Rios is equally adept with main courses. Lomo saltado, a Peruvian stir fry of tenderloin, red onions and tomatoes, is like a deeply savory version of beef stew, only with better-quality meat. The tenderloin is succulent and flawlessly cooked, its juices forming a beefy broth that cooks with the softened tomatoes, onions and diced potatoes, turning them into tender, pot-roasted vegetables.
Tallarin verde might make you think, upon first glance, that you've stepped into an Italian restaurant rather than a South American one. Linguini are slicked with a verdant basil-and-spinach sauce similar in both taste and appearance to pesto. However, unlike the Italian sauce, the tallarin verde contains evaporated milk, giving the dish a slightly creamy texture while softening the basil's intensity. A simple grilled chicken breast is served alongside the pasta. It may look like a throwaway, but don't be deceived: The tender chicken, seasoned with a garlicky black pepper rub, is perhaps the juiciest white-meat chicken served in the city. It's simple, but done perfectly enough to be dazzling.
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- Aji de gallina: shredded chicken, spicy aji Amarillo creamy sauce, potato, rice, boiled egg and olive.
Aji de gallina, a traditional creamy chicken stew, is Peru's version of Grandma's chicken soup. Shredded chicken, simmered in a creamy, mildly spiced aji amarillo pepper sauce, is garnished with olives and slices of hard-boiled eggs — it's like a cross between chicken enchilada filling and egg drop soup. As a matter of preference, I found it overly rich and flat, though perhaps in the middle of winter (or high up in the Peruvian Andes), I'd better understand its popularity.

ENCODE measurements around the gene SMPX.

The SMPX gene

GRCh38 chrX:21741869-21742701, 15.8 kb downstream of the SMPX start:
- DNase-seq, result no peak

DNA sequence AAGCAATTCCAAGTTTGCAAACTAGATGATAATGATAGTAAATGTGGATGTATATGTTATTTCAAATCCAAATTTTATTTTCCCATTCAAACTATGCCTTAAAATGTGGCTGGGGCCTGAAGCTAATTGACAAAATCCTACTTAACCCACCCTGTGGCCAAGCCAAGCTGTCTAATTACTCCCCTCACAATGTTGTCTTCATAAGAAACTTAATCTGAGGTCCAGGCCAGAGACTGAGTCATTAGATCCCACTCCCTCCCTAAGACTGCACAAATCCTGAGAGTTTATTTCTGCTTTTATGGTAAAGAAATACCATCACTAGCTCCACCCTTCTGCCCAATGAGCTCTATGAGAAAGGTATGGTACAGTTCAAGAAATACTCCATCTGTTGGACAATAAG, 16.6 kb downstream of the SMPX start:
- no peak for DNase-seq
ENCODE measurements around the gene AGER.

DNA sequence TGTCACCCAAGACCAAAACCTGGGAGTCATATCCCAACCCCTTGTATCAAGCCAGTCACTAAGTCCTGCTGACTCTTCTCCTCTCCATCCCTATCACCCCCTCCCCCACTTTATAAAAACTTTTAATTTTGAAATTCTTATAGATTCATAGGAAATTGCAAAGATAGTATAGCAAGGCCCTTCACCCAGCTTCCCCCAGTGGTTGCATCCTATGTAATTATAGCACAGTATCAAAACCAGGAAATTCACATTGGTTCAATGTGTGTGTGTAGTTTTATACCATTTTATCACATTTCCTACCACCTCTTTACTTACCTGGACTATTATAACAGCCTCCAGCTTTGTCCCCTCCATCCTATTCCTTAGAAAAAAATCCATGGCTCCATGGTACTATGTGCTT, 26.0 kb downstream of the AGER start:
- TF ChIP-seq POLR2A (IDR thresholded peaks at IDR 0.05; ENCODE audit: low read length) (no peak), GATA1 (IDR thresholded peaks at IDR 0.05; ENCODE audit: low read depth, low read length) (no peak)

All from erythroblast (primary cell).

I needed no such intellectual exercise to enjoy the mahi mahi, a new addition to Cocina Latina's menu that is hopefully here to stay. The mild fish is served in a delicate tomato broth perfumed with oregano and cilantro; the moist meat tastes as if it's been poached in the fragrant liquid. In a parade of wonderful dishes, it stole the show.
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- Alfajores, or shortbread butter cookies, are filled with dulce de leche.
Rios offers a handful of homemade desserts straight from her family's recipe book. Creamy rice pudding is perfection of the form, balancing the rich, liquidy components of the dish with firm-yet-tender rice grains. The biggest delight, however, are the alfajores — caramely dulce de leche is sandwiched between buttery shortbreads that melt on the tongue almost instantly, their toasty sweetness lingering long after the last bite.
It's hard to imagine that there was ever a time when those cookies — or the haunting flavors of mahi mahi, or the magnificent lomo saltado — would have met a less-than-enthusiastic reception. And in hindsight, perhaps Cocina Latina would have been a success nineteen years ago. Still, Rios insists that the timing just didn't feel right until now. She had mistakes to make, she admits, and she's happy they worked out the way they did, opening the doors for what is now her baby. And besides, why rush? A restaurant like Cocina Latina is certainly worth the wait.
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- The restaurant is located in the Central West End.